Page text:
The theme for my weekend getaway with Aga-Boom was “Late.”
Here’s how it all went down:
Friday October 19, 2018
As is often the case, Aga-Boom trips start with Iryna sending a message asking if I’m available for certain dates. In this case, it was a one day show at a clown festival in Barcelona (or Barcelona adjacent as it eventually turned out) and it was on a Saturday so I wouldn’t have to schedule tests around my time away (I’m looking at you, China!). Easy peasy.
So I get my flight tickets, which is a whole thing because the festival booked them under their own email which meant I had no access to the reservation. Not exactly a bad thing, just weird. And because they booked me on Ryan, at least one of my flights was guaranteed to be at some godawful early hour of the morning. That’s okay, been there, done that. One of the positives, aside from seeing my friends, is that Zack agreed to meet up with my folks and pick up some new clothes for Monki we’d had shipped there, plus some stuff for me, so that was cool (it also meant new underwear, but that’s a story I probably shouldn’t tell on an unsecured line).
Anyway, the day arrives, I have my boarding passes (in Spanish because the festival booked them – see above) and it was all good. Of course, this also meant I was fling out of Vilnius so the pre-travel travel was going to be a thing. And this is where the “late” part started. I was up by 6 on Friday, made myself breakfast (at Rasa’s rightful insistence) and had no problem catching the bus to the train station. Made it to the train at 8:20 and was on my way. I’d planned it perfectly. I’d get into Vilnius at 9:30, catch the 9:45 shuttle to the airport, and be there in plenty of time for my 11:25 flight.
The train was 20 minutes late getting to the station and i watched the shuttle pass us by as we were pulling in. You’d think this wouldn’t be a problem, but the airport shuttle operates on a random and completely inconvenient schedule. You’d think, since it was a dedicated track and only took 7 minutes one way, they could run it every 20 minutes or half hour, making it useful for anyone who needed to get to or from the airport. Nope, that would be asking too much of the city planners. So when I didn’t make the shuttle, my choices were to take a bus, CityBee, or cab. I opted for a cab because I really wasn’t sure which bus to take (I’m pretty sure I know which lines go there, but making sure it was heading in the right direction was slightly problematic and asking a bus driver any bit of information here is akin to trying to get an answer from the Voynich manuscript and not nearly as friendly). CityBee would have been fine, had there been any cars nearby, but the closest was an 11 minute walk and then I’d have to navigate myself to the airport – and after my last effort doing that under a time constraint (see London) I wasn’t so confident. So a cab it was. I really couldn’t miss this flight and the 10€ it cost, I suppose was a worthwhile investment.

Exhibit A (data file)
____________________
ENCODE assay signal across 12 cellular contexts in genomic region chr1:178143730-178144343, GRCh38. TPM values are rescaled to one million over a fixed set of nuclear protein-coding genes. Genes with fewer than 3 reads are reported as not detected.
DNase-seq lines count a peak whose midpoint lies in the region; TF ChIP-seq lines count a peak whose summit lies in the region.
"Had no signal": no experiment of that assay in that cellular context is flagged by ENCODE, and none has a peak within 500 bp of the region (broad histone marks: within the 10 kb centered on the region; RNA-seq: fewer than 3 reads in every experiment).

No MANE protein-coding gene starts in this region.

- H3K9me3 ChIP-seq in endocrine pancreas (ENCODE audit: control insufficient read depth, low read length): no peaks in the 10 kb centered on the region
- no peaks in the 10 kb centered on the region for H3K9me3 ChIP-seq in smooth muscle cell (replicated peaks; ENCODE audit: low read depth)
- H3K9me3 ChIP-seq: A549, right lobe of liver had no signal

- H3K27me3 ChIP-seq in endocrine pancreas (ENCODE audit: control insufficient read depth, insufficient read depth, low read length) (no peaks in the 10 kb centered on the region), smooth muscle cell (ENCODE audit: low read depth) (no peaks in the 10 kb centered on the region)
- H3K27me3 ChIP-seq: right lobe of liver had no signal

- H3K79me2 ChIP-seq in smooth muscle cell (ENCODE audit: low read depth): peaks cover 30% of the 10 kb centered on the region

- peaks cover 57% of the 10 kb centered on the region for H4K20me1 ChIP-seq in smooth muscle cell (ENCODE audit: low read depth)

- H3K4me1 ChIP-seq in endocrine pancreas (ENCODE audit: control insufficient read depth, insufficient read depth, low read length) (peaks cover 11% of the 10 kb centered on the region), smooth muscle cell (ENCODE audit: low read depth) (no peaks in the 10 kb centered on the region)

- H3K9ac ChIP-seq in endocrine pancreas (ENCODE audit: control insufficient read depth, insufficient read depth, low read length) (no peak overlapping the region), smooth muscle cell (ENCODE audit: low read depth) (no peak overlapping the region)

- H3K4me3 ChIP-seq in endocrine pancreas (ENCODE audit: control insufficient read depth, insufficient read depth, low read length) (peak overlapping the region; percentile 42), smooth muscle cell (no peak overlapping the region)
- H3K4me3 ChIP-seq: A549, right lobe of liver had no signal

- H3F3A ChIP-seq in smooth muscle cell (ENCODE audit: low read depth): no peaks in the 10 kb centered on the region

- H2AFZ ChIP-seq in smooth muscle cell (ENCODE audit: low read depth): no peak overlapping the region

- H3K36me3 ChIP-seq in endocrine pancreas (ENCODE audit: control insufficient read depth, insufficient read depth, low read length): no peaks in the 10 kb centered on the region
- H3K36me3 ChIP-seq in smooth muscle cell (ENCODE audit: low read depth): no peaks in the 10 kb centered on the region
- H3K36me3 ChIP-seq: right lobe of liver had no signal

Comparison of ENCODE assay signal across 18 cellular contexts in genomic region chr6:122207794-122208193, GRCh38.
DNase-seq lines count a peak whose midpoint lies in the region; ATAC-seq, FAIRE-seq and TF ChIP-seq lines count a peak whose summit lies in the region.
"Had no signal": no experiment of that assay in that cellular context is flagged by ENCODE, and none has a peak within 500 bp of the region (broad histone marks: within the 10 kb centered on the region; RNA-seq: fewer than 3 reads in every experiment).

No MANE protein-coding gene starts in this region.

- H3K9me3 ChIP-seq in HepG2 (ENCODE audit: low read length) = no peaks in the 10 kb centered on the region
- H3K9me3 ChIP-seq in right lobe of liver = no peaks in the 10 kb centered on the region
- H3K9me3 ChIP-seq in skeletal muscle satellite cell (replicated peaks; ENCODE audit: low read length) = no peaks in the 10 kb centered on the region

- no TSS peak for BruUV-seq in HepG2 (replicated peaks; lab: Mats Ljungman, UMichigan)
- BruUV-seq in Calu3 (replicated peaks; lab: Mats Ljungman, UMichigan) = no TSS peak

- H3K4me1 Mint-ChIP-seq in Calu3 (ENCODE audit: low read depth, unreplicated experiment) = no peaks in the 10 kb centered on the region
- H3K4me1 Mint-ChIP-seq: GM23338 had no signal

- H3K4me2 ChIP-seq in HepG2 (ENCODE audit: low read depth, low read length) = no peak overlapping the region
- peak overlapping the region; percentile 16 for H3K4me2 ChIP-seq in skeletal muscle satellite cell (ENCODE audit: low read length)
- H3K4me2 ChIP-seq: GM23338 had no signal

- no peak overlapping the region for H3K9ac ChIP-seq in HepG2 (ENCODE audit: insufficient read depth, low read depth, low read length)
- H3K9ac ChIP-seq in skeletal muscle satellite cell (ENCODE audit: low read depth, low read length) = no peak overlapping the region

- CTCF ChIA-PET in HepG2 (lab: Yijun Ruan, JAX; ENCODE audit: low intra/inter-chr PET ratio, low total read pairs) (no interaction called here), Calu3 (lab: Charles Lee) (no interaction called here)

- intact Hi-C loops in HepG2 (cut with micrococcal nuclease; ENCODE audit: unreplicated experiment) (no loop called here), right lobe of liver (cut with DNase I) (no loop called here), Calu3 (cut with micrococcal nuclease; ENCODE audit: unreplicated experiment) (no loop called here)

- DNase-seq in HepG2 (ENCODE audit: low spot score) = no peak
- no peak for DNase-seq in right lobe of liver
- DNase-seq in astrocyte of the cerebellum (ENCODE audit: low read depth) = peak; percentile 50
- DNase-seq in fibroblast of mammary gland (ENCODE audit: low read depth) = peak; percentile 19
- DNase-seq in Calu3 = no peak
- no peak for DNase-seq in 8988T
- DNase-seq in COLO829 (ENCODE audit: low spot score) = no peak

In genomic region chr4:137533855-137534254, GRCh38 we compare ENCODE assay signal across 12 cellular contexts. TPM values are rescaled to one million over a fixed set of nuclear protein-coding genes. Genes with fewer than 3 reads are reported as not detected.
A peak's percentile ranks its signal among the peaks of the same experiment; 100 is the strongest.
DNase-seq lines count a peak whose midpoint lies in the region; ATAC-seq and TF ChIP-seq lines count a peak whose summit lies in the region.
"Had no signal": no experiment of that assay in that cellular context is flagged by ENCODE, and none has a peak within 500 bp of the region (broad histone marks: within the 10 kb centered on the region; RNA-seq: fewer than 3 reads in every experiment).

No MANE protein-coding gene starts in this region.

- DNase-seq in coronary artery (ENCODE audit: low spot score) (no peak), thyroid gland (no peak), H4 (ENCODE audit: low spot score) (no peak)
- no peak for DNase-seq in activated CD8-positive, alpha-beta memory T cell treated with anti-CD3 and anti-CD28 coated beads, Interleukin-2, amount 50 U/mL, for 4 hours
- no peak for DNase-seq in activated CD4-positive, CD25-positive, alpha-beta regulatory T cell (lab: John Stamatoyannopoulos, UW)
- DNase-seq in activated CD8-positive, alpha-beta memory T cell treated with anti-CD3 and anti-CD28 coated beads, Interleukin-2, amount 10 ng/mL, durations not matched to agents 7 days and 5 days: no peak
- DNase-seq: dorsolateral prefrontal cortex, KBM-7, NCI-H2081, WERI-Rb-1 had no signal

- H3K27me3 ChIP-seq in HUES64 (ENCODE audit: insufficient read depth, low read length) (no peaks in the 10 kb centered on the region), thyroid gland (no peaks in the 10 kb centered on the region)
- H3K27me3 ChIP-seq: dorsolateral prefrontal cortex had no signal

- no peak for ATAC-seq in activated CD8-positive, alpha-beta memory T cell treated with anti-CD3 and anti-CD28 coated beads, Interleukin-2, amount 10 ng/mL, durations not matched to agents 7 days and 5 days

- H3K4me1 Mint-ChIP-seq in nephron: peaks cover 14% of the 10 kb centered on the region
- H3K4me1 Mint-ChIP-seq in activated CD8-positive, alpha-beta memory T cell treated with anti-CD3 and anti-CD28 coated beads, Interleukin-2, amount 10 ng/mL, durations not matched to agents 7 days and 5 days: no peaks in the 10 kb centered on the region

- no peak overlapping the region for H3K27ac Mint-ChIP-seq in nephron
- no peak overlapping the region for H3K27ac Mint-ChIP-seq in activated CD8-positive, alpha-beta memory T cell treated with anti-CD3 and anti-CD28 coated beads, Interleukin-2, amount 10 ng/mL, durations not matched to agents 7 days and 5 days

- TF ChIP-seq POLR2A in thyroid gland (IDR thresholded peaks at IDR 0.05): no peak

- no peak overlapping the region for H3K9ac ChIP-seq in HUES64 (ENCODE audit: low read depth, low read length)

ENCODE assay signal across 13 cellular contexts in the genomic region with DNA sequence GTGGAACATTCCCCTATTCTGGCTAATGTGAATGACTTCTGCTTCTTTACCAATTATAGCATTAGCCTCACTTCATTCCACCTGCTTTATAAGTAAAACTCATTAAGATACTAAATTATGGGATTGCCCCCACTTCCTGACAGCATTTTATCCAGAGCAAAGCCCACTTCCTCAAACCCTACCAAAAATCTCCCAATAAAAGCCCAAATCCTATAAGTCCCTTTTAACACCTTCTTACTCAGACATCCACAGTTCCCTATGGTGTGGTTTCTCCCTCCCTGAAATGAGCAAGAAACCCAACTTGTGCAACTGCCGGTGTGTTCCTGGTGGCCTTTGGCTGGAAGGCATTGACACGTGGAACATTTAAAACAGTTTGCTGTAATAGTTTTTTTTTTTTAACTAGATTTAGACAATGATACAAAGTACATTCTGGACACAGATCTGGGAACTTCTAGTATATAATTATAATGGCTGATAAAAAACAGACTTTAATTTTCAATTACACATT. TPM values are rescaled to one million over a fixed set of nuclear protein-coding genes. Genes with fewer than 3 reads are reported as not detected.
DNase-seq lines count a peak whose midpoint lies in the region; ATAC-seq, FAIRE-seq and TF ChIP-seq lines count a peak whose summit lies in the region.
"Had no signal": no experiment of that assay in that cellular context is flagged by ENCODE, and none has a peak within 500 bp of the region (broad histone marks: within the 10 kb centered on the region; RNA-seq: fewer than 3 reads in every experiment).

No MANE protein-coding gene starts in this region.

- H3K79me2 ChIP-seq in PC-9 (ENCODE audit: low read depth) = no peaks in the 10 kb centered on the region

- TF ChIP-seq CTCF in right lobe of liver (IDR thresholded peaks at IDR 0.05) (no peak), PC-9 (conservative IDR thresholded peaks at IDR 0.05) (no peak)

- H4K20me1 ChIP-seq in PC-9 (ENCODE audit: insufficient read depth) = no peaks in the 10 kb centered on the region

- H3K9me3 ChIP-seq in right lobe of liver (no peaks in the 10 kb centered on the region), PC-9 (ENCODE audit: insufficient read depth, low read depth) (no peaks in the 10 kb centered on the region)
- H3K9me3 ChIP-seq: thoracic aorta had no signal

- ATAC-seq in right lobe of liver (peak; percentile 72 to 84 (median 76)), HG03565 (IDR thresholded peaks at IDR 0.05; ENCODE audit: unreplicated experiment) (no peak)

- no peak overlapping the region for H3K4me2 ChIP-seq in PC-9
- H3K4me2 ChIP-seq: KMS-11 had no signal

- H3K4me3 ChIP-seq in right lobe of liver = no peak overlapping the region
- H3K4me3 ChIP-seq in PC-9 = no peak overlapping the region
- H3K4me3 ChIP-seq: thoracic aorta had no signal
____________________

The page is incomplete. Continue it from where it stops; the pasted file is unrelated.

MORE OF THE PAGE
There were no lines so I made it through check in and security with barely a thought but by the time I got to the gate my flight… was delayed. We ended up boarding 20 minutes late and taking off almost an hour after our scheduled departure time. So that was okay. I got to have a little video chat with Rasa and Monki before leaving, since I’d left the house that morning before they woke up.
Three and a half hours later, when I landed in Barcelona, I put on my red nose and headed out to meet whomever it was who was supposed to pick me up. Naturally, there was no one there. Now, the last time I had flown in to Barcelona El Prat Airport for an Aga-Boom show was a year ago Easter, when we were performing at a comedy festival in Figueres and then, too, there was no one to meet me. I seem to have the worst luck when it comes to that. So I found a place to sit, plug-in my phone, and called the number I had. The woman who answered the phone didn’t seem to know who I was, didn’t understand why I was calling here once she did figure out who I was, and then told me she’d put me in touch with the guy who was going to pick me up. Turns out, he was there at the airport, but he’d seen my flight was delayed. It just wasn’t delayed by as much as the arrival board said, so I found him and it was a short ride to the hotel.
I checked in and ran into Anton and Zack returning from lunch, made a plan to meet up with Zack in a few minutes, got hold of Iryna to let her know I was there, then we all made plans to reconnect at 6pm for dinner and two shows from the festival which Iryna and Dimitri had gotten us all tickets for.